Olivier: “Culture is key here. A top-down approach is important to make sure that your management is fully on board in this journey and really pushes for it – to make sure that everybody in the organization is incentivized to embrace innovation. That was our starting point at ING. Then we trained thousands of people at PACE. We went to the countries and their business units to explain why we’re doing it, why it is good for our strategy, why it’s good for the unit to accelerate and so on. We are not finished yet. We also want to do this cross-border. Even if this makes it more complicated, we feel it’s absolutely necessary if we really want to reach our goal.”

This must have been pivotal in changing also the way that your co-workers actually embrace fintech technologies.
Olivier: “Yes. It’s one of the reasons why Nick Jue, former CEO Netherlands, who implemented the whole agile way of working in the Netherlands, then moved to become the CEO of Germany, to spread that same way of working.”

You mentioned you trained thousands of people. The way things are organized is completely different than it used to be. It used to be very hierarchical and now you’re working with agile teams.
Olivier: “We went from being hierarchical to a flat organization structure. We now work with tribes, squads and chapters. This allows us to empower a team: to deliver specific services in a specific domain and to be fully end-to-end empowered to do so. It accelerates the rollout while taking full responsibility of the build as well as the maintenance of it.”

How many people work in those tribes?
Olivier: “Several thousands.”

Do they do this next to their other job?
Olivier: “This is their job. Their daily business is to be part of a tribe that is made up of squads. The chapters are infusing the knowledge and the specialties across tribes.”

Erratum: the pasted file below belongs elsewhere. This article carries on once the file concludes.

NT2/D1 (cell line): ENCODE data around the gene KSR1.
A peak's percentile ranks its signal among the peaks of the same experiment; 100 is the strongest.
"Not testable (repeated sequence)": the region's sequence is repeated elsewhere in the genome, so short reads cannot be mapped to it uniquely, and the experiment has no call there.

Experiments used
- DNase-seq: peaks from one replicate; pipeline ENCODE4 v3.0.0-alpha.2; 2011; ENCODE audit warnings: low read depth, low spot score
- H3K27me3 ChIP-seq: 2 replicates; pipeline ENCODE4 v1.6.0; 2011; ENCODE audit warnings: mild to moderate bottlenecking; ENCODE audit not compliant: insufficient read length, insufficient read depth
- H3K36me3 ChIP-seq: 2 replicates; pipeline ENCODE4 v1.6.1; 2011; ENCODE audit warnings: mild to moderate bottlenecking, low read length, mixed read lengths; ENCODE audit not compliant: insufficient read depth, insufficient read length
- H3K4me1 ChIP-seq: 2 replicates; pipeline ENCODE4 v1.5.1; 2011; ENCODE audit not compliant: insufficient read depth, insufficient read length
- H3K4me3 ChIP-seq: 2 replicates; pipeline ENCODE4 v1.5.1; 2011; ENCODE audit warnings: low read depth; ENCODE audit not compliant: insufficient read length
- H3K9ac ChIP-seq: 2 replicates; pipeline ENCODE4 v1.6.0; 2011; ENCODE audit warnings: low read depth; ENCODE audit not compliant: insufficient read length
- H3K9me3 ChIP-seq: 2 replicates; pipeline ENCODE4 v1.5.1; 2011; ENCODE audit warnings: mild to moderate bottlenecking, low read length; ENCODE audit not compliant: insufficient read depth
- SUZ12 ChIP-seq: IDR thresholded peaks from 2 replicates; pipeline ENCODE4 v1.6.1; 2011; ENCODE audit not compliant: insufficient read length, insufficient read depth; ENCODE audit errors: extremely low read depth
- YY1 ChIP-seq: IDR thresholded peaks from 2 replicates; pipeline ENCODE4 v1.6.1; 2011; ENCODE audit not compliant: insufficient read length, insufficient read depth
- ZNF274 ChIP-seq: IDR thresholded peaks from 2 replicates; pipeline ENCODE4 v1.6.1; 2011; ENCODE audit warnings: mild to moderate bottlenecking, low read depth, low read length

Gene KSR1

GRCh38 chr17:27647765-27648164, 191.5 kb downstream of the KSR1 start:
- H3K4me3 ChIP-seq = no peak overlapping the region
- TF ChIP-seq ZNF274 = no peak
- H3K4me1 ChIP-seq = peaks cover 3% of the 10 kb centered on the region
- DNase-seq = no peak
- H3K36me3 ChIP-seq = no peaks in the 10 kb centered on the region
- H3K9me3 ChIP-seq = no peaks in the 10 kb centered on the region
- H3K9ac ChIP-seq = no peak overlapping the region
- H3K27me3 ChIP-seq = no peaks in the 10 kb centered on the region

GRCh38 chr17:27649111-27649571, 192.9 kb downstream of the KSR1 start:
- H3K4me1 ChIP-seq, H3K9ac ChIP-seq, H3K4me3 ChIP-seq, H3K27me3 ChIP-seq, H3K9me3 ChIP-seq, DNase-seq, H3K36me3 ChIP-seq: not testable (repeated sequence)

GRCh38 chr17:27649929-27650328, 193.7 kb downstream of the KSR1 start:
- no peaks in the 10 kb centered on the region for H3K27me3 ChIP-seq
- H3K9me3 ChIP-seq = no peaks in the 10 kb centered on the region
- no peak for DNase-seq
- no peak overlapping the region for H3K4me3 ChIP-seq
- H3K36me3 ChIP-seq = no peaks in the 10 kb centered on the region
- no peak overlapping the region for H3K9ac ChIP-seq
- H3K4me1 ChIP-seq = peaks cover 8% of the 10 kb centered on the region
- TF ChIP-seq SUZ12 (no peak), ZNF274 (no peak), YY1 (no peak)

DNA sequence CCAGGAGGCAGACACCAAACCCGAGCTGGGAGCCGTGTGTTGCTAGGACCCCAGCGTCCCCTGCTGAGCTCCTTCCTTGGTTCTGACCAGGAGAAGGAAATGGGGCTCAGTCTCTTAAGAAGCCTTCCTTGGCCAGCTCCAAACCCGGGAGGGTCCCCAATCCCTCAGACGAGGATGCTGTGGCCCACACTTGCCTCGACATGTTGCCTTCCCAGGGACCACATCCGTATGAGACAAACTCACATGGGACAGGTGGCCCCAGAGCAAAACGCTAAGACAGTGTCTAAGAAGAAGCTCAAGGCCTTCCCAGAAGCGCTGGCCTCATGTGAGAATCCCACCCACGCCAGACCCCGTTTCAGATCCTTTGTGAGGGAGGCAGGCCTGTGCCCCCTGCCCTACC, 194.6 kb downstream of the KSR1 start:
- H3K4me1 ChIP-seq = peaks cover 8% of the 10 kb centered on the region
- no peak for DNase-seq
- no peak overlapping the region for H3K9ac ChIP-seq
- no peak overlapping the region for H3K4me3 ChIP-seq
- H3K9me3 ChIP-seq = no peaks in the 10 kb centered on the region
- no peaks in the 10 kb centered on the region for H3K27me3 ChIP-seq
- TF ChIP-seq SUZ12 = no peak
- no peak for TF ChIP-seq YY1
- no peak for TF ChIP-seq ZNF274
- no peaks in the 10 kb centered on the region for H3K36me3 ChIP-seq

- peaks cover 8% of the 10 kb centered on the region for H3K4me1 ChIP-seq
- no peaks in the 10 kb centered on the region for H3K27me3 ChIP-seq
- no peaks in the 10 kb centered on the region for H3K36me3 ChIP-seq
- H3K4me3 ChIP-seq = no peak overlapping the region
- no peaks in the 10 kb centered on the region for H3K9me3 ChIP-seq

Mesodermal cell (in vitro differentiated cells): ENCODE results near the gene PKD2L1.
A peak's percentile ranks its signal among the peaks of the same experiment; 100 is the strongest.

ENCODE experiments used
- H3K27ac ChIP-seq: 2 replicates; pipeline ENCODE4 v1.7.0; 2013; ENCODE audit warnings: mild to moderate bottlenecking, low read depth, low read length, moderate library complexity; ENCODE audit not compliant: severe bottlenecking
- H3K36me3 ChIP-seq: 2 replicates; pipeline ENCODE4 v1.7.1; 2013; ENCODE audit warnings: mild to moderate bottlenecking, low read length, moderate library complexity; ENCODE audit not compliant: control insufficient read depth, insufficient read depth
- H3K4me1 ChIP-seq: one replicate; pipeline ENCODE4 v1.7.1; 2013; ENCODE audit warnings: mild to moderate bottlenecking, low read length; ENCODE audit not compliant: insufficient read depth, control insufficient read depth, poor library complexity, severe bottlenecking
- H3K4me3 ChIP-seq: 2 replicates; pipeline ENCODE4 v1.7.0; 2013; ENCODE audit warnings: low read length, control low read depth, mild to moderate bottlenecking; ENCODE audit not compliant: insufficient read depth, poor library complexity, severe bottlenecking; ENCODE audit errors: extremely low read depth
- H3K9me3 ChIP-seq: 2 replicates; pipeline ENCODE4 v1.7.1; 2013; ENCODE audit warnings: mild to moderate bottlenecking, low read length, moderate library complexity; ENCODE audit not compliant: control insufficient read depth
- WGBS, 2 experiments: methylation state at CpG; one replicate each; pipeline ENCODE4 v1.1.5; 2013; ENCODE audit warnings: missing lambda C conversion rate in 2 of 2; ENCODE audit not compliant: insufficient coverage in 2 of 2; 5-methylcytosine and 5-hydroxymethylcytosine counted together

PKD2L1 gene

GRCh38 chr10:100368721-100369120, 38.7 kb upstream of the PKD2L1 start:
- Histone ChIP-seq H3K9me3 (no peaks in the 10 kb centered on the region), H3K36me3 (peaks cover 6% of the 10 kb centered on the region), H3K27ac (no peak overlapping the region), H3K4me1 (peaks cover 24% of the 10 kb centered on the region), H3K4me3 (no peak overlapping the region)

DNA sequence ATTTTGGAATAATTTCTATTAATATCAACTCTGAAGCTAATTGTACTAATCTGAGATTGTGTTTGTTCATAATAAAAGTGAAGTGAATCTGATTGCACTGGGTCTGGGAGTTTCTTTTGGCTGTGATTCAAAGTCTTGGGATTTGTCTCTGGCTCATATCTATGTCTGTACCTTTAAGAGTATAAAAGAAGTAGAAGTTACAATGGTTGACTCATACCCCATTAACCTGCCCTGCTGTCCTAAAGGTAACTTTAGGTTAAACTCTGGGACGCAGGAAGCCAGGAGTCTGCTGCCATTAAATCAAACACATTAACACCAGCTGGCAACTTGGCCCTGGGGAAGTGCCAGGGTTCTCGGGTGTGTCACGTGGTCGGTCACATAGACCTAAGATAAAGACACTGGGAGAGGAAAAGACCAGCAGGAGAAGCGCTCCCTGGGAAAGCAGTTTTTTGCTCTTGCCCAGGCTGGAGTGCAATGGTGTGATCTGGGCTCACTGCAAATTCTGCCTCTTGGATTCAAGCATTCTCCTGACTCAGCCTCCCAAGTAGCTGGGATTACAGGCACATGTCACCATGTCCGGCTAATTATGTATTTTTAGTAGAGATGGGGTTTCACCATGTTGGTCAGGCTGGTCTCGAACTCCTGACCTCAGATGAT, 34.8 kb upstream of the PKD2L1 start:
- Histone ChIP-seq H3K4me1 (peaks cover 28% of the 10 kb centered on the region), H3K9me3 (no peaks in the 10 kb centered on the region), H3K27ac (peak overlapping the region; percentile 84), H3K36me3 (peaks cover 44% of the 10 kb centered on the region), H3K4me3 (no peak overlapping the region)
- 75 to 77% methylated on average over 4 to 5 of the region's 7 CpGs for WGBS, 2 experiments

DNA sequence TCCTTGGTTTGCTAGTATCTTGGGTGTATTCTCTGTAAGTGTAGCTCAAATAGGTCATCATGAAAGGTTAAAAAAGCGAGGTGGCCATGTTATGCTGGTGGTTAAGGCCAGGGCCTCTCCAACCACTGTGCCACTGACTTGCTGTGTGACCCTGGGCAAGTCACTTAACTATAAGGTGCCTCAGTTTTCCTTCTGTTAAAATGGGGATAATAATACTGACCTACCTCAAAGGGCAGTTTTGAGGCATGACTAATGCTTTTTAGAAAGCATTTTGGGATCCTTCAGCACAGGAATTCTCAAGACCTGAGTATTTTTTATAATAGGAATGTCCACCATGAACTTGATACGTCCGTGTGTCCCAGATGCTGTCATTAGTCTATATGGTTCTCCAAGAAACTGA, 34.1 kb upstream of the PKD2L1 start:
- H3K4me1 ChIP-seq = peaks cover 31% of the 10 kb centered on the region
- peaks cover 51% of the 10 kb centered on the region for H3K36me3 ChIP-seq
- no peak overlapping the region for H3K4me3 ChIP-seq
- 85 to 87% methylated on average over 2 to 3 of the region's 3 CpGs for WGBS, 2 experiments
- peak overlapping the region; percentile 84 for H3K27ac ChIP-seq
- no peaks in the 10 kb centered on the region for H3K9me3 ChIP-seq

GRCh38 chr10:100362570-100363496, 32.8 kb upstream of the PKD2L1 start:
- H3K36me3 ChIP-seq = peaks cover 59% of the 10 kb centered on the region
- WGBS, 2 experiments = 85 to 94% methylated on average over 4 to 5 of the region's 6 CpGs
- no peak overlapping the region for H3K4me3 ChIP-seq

This way you continuously ignite the whole company with innovation.
Olivier: “The idea is to accelerate. So not only innovation but also your daily business. The whole idea behind this is to make sure that you can componentize the organization, fully empower the teams and then rely on the fact that they are going to make the right choice; fully aligned with your strategy top-down. A top-down bottom-up approach at the same time.”

You probably needed to align the KPIs. If everyone is focusing on ROI it will result in a lack of innovation. How did you do that at ING?
Olivier: “It’s very important but it’s also a belief. If you really believe in a specific idea, the KPIs, the beginning, will not matter that much. 20 years ago, we launched ING Direct, one of the first fintechs. We lost money for the first 8 years. If you would have monitored on a KPIs financial return, you probably would have stopped that initiative earlier. We didn’t and then ING Direct became a huge success. So, there is a balance to be found between short term KPIs and the other things which matter to you as a company.”